I am currently deferring my mphil graduation because I took on an ambitious project and could not find good results (I know for a lot of people the results of an mphil thesis does not matter, but it's a long story). I expect to finish it by the coming December/January.
I have wanted to apply for a PhD position in a renowned institute this year, but I hesitate now given my situation. I have only one third author publication. I have acquired a lot of technical skills relevant to my field of research (neuroscience) but I have no other publication to prove that. On top of that, I have burnout from the past two years of research experience. I know I still love research but I am tired of it.
I have met my potential supervisor once and emailed him/her afterwards to ask for a graduate position. He/she responded positively in the first email but did not reply me after I sent him/her my CV. I am worried if he/she does not like my profile now.
Should I apply for the PhD position this or next year? On the one hand, I have already contacted the potential supervisor and I really want to start my PhD in the coming school year. This way I can publish my mphil thesis (if possible) and have a few months of rest before embarking on PhD. On the other hand, I don't think my current profile is good enough to ensure admission. I want to consolidate my fundamental knowledge (like programming and physics) before I start my PhD. Besides, having one more year, I can publish one or two first author article and hopefully increase my chance to be admitted.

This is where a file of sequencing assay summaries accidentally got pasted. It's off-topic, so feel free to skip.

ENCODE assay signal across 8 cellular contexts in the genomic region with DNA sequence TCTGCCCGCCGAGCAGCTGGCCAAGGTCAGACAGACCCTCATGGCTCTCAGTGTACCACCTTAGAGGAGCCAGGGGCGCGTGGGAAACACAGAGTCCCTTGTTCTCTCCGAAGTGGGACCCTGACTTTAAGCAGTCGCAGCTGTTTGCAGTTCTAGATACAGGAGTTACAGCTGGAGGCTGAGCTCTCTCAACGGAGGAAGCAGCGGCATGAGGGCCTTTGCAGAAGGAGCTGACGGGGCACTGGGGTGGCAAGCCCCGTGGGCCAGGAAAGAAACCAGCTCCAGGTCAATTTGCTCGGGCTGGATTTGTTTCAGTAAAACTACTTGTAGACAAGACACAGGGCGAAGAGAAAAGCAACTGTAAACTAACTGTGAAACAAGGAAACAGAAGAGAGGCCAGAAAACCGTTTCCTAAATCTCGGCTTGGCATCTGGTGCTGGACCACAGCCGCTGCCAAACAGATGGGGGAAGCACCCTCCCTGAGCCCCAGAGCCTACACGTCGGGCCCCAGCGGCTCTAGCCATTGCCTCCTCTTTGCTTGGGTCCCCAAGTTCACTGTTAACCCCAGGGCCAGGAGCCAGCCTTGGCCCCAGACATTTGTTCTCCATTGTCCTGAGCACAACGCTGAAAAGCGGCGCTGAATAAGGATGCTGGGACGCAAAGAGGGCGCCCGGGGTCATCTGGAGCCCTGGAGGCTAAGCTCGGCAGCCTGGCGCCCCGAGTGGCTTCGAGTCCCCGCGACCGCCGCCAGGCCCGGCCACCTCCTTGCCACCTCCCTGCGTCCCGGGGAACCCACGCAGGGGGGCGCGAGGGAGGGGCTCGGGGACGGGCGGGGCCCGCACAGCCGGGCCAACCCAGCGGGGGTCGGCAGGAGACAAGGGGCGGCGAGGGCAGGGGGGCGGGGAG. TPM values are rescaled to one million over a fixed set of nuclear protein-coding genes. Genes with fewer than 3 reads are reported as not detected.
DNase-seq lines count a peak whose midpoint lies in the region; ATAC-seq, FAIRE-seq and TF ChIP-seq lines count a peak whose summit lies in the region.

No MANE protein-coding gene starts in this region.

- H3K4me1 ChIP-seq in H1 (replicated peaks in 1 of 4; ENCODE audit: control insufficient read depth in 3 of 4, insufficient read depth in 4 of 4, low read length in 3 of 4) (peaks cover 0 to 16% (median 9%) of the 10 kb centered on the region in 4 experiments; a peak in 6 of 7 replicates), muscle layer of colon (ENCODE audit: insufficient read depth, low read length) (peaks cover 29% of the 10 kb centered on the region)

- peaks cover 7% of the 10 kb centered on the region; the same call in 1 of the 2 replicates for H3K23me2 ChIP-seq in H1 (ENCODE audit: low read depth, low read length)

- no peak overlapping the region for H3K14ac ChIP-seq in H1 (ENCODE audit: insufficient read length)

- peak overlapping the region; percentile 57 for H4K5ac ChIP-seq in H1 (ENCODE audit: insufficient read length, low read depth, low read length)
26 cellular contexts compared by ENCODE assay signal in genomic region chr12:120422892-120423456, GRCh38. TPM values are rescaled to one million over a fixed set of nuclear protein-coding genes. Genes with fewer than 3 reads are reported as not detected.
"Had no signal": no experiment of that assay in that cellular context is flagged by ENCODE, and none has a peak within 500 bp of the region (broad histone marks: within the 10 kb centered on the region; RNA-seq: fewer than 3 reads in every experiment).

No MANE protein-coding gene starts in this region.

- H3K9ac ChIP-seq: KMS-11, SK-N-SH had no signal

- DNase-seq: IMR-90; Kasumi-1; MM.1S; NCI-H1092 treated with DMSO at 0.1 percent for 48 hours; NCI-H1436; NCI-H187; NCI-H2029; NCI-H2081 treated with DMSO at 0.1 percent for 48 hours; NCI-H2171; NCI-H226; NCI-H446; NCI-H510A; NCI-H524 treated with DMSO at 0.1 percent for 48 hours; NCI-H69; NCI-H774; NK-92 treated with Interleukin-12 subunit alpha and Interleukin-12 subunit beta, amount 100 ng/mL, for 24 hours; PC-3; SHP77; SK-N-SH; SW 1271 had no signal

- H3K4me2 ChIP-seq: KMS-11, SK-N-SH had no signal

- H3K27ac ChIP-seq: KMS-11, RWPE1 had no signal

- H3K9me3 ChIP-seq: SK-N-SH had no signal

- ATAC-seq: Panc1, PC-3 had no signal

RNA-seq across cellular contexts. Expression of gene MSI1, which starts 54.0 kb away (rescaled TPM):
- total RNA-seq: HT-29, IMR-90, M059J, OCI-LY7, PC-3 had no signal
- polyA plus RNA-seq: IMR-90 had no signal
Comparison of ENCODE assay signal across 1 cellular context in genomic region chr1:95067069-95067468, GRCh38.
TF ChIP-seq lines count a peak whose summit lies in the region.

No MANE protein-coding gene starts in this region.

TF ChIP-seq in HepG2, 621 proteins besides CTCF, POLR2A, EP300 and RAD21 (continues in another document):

You lose nothing by applying for next September. They don't go "we rejected you last year therefore we will automatically reject you now". So if you fail you can always reapply.
Supervisors are busy and funding is limited so don't be disheartened by the first pseudo-rejection. Keep checking university website and applying. There will soon be another batch of funded places advertised. This time of year is like a lull in PhD advertisements. (in my opinion).
About your experience. You have a paper and relevant research experience, that is a lot more than most PhD applicants. Get a good MPhil result and your CV will be even better. You sound demoralized but from here it sounds like you half a good shot at a PhD.
Thank you very much for your encouragement! It means a lot to me! I am now a lot more confident to apply for it.:)
My master years have been really tough for me for multiple reasons. My supervisor has been crushing me and unhappy with my productivity. However, I can never live up to his expectation, especially with the side effects I suffer with the medications for my mental health issues (e.g., poor concentration and fatigue). I guess that’s why I have been so demoralised. Regardless, I will give it a try and let fate (or the potential supervisor) decide the rest. Thank you rewt again for your support!
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